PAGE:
True Detective, season two: where is it set?

Richard Mellor

Complete with Colin Farrell, Vince Vaughn, Taylor Kitsch and Rachel McAdams in the lead roles, the hugely-anticipated second season of True Detective kicks off on 22 June. But with Louisiana’s devil worshippers and swamp life playing such a sensual, starring role last time round, where will this this new series be set?

The Golden State

Series two is set entirely in California, but don’t go expecting the sun-dappled mansions and polished sheen of shows like The O.C., Beverly Hills, 90210 or even Californication. No: writer Nic Pizzolatto has instead pledged to depict "the places that don't get much press, where you wouldn't normally set a television show.” Sounding suitably menacing, he also promises that True Detective will feature locations evoking the "psychosphere ambience of the place." Accordingly, the trailer features strip clubs, cheap-looking motel complexes, empty warehouse plants and scorched, graffiti-covered lots.

 

Why So Urban?

Early spoilers have series two partly focused on murky transportation politics and rights with thuggish mobster Frank Semyon (Vaughn) supposedly trying to force through a dodgy high-speed rail scheme. After a bent city manager’s body is discovered beside the Pacific Coast Highway, three law-enforcement officers – terse detective Ray Velcoro (Farrell), single-minded sheriff Ani Bezzerides (McAdams) and young patrolman Paul Woodrugh (Kitsch) – soon begin to unearth complex layers of bureaucratic misdeeds rooted in collusion and corruption. Throw in orgies (“California knows how to party”, as Tupac once sang) and occultist worship, liberal, wealthy California makes an obvious urbanised setting – and one that’s a notable opposite to the wild, eerie expanses trodden by Rust and Marty.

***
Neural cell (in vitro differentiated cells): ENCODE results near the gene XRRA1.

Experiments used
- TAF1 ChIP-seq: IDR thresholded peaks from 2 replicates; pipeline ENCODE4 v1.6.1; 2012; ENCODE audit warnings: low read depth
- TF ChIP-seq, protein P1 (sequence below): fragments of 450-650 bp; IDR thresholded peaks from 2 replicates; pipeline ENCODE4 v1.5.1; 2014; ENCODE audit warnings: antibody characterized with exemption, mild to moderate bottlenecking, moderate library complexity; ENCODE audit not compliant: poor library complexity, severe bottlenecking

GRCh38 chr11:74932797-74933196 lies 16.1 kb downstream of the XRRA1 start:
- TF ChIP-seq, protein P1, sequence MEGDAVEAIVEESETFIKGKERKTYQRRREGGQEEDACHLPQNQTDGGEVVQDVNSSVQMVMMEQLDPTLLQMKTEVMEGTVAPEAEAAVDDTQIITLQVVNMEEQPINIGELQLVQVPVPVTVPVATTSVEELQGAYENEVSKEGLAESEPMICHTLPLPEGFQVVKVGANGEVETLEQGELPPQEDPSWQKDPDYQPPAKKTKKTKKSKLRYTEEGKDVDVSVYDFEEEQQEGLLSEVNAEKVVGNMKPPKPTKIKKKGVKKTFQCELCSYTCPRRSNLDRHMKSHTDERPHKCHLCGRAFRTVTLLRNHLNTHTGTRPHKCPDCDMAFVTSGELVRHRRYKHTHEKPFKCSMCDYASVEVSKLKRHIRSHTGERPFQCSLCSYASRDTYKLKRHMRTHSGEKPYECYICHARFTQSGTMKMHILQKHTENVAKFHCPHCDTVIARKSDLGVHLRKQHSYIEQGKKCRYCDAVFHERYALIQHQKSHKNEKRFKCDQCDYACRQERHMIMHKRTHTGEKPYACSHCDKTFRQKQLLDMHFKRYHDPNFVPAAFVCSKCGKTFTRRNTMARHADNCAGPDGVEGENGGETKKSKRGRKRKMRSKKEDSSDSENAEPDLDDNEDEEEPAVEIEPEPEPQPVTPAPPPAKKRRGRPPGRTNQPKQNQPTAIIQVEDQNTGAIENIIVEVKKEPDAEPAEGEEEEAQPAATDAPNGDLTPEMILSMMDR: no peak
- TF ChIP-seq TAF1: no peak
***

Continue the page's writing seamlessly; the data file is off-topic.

So Where Exactly?

While Pizzolatto has specified (kind of) that True Detective’s new season is set in the 400 miles between Los Angeles and San Francisco, the bulk of its action takes place in L.A. itself, including its various suburban cities. Among the central L.A. locations are the gritty Fashion District, Malibu’s iconic beach and the Civic Center, close to the Hall of Justice. The Normandie Casino in Gardena, southern California’s only-surviving original cardroom, has been used, as has Anaheim’s ARTIC rail and bus station, linking to the transportation theme. And Robinson House, a fabulous mansion in Pasadena, hosted an already-infamous bacchanal scene. 

 

L.A. Location Tours?

Season 1’s success quickly saw True Detective tour opportunities spring up across Louisiana, with self-drive tours and themed packages available to take in key and memorable locations from the inaugural episodes. Expect the same offerings to quickly become available around Los Angeles should season 2 have anything like the same kind of success. The L.A. tourist board’s website will be a good place to locate the best.